The Other McCain

"One should either write ruthlessly what one believes to be the truth, or else shut up." — Arthur Koestler

Our Patriotic Duty

Posted on | July 3, 2020 | 2 Comments


Our fireworks stash (click on the image to see full size) for Saturday night’s celebration amounts to 35 cases, including two cases (192) of 5-inch canister shells and a case of two 500-gram, 200-shot Shogun Thriller cakes for the grand finale. My son Jim and I have spent the past week building finale boards like these two:


(Click on the image to see full size.)

It is difficult to describe how many hours of work and planning go into a project like this. It’s not a matter of going into a store and buying whatever we like. We started planning this year’s show almost the moment we finished last year’s show. The 364-day planning cycle involves going over lists of products, viewing videos and finding the best prices on the effects you want. We made our first wholesale buy (11 cases) last August, and also bought two more cases (blue roman candles and a special pink effect) from another vendor. My podcasting partner John Hoge supplied us with our 14th case (120 shells) last fall. Then in March, in a 40%-off “Early Bird” sale, we bought another 17 cases. You can see my brother Kirby with that purchase here.


(Click on the image to see full size.)

Here is a video preview of our fireworks stash:


Accumulating the necessary supplies, of course, is just the beginning of the process. We have to work out the timing of each effect, measure the fuses to connect them, position them on the boards — it’s a lot of work, and also a lot of zip ties. Just yesterday, I had to make a run to Lowe’s to pick up extra glue and another 800 zip ties. Did I mention that more than 200 feet of fuse will be involved in this project? Because what you want to do is set it up so that you light one fuse and this sets off a long series of effects. Our opening board will last about 7 minutes, all from one continuous fuse, then we go to the first finale (a/k/a “the fake finale”) shot from two different boards, giving the audience a “pause for applause” before lighting the real finale (a/k/a the Grand Finale) that will overwhelm spectators with a 45-second barrage of stunning intensity.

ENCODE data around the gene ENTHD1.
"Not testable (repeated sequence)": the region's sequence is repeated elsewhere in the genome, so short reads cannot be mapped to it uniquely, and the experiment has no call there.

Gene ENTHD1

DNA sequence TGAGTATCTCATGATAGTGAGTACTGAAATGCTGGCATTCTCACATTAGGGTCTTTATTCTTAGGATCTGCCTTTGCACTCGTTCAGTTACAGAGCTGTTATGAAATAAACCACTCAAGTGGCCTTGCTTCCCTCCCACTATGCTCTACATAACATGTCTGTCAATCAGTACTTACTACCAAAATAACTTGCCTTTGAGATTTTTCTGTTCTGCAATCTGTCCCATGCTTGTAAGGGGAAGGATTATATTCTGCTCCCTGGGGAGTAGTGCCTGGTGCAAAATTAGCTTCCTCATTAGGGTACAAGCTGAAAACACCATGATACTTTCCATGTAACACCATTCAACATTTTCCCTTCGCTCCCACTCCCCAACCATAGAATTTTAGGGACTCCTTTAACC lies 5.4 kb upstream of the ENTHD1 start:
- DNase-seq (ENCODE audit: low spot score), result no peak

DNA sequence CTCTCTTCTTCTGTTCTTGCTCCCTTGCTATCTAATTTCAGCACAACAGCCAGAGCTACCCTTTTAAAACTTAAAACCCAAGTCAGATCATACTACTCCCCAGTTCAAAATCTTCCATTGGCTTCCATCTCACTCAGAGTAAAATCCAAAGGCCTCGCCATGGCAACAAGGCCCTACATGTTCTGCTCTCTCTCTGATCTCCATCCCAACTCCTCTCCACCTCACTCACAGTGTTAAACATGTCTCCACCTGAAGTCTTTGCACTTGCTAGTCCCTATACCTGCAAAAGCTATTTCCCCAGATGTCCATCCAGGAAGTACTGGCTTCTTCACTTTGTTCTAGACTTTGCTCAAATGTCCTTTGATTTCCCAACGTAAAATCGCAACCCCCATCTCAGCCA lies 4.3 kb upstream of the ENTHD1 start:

Did I say “stunning intensity”? Let me explain what that means. Sunday afternoon, I spent seven hours fusing together 144 Dominator Blue Thunder eight-shot roman candles on three angled racks:


Do the math. You see that this is 1,152 shots to be fired in the span of about 45 seconds, or about 25 shots per second — and the audience will barely even notice it, except as extra noise, because those candles will be fired along with a barrage of about 1,800 other shots, including multiple 500-gram cakes and more than 120 shells. Like I said, stunning intensity.

Did I mention that John Hoge bought us a case of 120 shells? That assortment included triple-break and double-break shells, which will be used in a concluding effect — the “coda,” as I call it, an exclamation mark of sorts — that will have 62 aerial explosions at once.

Because we love America.

It is our patriotic duty to light up the sky on the Fourth of July. Please remember the Five Most Important Words in the English Language:




2 Responses to “Our Patriotic Duty”

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    July 4th, 2020 @ 1:00 pm

    […] blog of the day is The Other McCain, with a post on our patriotic […]

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    July 5th, 2020 @ 8:53 am

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